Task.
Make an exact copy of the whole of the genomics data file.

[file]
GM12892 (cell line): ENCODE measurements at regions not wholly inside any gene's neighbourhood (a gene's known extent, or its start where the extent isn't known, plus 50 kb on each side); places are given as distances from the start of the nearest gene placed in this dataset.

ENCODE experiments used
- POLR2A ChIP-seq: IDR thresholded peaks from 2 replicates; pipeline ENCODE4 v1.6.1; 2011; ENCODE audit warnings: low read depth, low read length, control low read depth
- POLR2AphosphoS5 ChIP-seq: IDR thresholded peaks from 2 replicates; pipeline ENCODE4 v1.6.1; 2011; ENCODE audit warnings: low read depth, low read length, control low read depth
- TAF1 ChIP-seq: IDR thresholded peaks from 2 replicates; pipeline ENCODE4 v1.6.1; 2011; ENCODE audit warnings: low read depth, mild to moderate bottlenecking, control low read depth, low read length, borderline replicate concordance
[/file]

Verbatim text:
GM12892 (cell line): ENCODE measurements at regions not wholly inside any gene's neighbourhood (a gene's known extent, or its start where the extent isn't known, plus 50 kb on each side); places are given as distances from the start of the nearest gene placed in this dataset.

ENCODE experiments used
- POLR2A ChIP-seq: IDR thresholded peaks from 2 replicates; pipeline ENCODE4 v1.6.1; 2011; ENCODE audit warnings: low read depth, low read length, control low read depth
- POLR2AphosphoS5 ChIP-seq: IDR thresholded peaks from 2 replicates; pipeline ENCODE4 v1.6.1; 2011; ENCODE audit warnings: low read depth, low read length, control low read depth
- TAF1 ChIP-seq: IDR thresholded peaks from 2 replicates; pipeline ENCODE4 v1.6.1; 2011; ENCODE audit warnings: low read depth, mild to moderate bottlenecking, control low read depth, low read length, borderline replicate concordance